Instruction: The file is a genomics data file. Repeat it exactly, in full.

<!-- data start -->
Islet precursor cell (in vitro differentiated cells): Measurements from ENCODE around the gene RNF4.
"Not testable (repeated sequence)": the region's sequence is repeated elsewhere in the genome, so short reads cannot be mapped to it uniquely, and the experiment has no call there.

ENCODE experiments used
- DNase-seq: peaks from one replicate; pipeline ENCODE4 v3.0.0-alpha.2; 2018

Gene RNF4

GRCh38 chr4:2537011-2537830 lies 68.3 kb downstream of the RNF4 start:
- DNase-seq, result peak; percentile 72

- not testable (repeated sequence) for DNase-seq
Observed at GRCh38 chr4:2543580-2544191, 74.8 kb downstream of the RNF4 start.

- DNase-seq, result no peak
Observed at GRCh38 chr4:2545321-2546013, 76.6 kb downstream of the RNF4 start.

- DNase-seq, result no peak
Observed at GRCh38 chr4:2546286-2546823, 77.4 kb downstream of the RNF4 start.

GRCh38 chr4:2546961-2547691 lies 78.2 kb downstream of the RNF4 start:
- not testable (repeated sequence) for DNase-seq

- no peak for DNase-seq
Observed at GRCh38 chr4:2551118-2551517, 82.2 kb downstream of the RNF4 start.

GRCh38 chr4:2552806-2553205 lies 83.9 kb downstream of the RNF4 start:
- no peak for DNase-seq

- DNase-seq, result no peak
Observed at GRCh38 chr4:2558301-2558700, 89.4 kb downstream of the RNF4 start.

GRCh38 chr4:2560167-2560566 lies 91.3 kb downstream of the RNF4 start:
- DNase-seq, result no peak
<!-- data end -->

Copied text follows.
Islet precursor cell (in vitro differentiated cells): Measurements from ENCODE around the gene RNF4.
"Not testable (repeated sequence)": the region's sequence is repeated elsewhere in the genome, so short reads cannot be mapped to it uniquely, and the experiment has no call there.

ENCODE experiments used
- DNase-seq: peaks from one replicate; pipeline ENCODE4 v3.0.0-alpha.2; 2018

Gene RNF4

GRCh38 chr4:2537011-2537830 lies 68.3 kb downstream of the RNF4 start:
- DNase-seq, result peak; percentile 72

- not testable (repeated sequence) for DNase-seq
Observed at GRCh38 chr4:2543580-2544191, 74.8 kb downstream of the RNF4 start.

- DNase-seq, result no peak
Observed at GRCh38 chr4:2545321-2546013, 76.6 kb downstream of the RNF4 start.

- DNase-seq, result no peak
Observed at GRCh38 chr4:2546286-2546823, 77.4 kb downstream of the RNF4 start.

GRCh38 chr4:2546961-2547691 lies 78.2 kb downstream of the RNF4 start:
- not testable (repeated sequence) for DNase-seq

- no peak for DNase-seq
Observed at GRCh38 chr4:2551118-2551517, 82.2 kb downstream of the RNF4 start.

GRCh38 chr4:2552806-2553205 lies 83.9 kb downstream of the RNF4 start:
- no peak for DNase-seq

- DNase-seq, result no peak
Observed at GRCh38 chr4:2558301-2558700, 89.4 kb downstream of the RNF4 start.

GRCh38 chr4:2560167-2560566 lies 91.3 kb downstream of the RNF4 start:
- DNase-seq, result no peak